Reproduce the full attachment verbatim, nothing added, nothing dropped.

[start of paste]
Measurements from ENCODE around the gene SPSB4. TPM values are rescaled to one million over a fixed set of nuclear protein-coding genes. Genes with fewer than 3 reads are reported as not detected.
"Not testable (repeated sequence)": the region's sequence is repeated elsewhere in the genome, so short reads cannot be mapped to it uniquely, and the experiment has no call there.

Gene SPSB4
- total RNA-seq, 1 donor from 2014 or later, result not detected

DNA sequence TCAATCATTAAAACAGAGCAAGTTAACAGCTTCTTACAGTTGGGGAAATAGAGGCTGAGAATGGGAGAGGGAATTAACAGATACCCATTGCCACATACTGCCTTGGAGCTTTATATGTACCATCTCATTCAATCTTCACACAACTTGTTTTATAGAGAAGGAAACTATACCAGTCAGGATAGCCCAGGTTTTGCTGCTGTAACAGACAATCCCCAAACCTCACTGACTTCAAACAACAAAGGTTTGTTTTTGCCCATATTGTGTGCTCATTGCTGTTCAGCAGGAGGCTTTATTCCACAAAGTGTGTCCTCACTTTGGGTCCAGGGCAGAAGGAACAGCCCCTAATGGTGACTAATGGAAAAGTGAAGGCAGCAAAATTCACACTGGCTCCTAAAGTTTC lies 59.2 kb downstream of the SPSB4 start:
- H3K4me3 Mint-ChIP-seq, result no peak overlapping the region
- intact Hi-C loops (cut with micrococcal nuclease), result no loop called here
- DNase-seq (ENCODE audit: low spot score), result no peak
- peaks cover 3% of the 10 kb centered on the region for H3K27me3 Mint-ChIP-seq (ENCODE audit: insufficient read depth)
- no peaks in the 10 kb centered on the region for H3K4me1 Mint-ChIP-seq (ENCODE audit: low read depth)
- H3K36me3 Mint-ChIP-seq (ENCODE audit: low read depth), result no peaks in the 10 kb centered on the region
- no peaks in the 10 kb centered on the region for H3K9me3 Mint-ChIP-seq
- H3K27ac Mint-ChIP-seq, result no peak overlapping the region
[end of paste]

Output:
Measurements from ENCODE around the gene SPSB4. TPM values are rescaled to one million over a fixed set of nuclear protein-coding genes. Genes with fewer than 3 reads are reported as not detected.
"Not testable (repeated sequence)": the region's sequence is repeated elsewhere in the genome, so short reads cannot be mapped to it uniquely, and the experiment has no call there.

Gene SPSB4
- total RNA-seq, 1 donor from 2014 or later, result not detected

DNA sequence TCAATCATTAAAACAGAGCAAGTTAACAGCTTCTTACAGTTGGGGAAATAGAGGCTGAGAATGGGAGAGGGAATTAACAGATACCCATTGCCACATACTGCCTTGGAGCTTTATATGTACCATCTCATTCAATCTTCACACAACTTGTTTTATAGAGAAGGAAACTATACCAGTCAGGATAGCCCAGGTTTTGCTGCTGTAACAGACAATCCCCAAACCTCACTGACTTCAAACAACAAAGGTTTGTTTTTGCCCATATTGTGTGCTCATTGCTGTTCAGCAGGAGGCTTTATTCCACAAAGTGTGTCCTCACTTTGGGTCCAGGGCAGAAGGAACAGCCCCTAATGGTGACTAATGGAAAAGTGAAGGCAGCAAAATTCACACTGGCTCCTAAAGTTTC lies 59.2 kb downstream of the SPSB4 start:
- H3K4me3 Mint-ChIP-seq, result no peak overlapping the region
- intact Hi-C loops (cut with micrococcal nuclease), result no loop called here
- DNase-seq (ENCODE audit: low spot score), result no peak
- peaks cover 3% of the 10 kb centered on the region for H3K27me3 Mint-ChIP-seq (ENCODE audit: insufficient read depth)
- no peaks in the 10 kb centered on the region for H3K4me1 Mint-ChIP-seq (ENCODE audit: low read depth)
- H3K36me3 Mint-ChIP-seq (ENCODE audit: low read depth), result no peaks in the 10 kb centered on the region
- no peaks in the 10 kb centered on the region for H3K9me3 Mint-ChIP-seq
- H3K27ac Mint-ChIP-seq, result no peak overlapping the region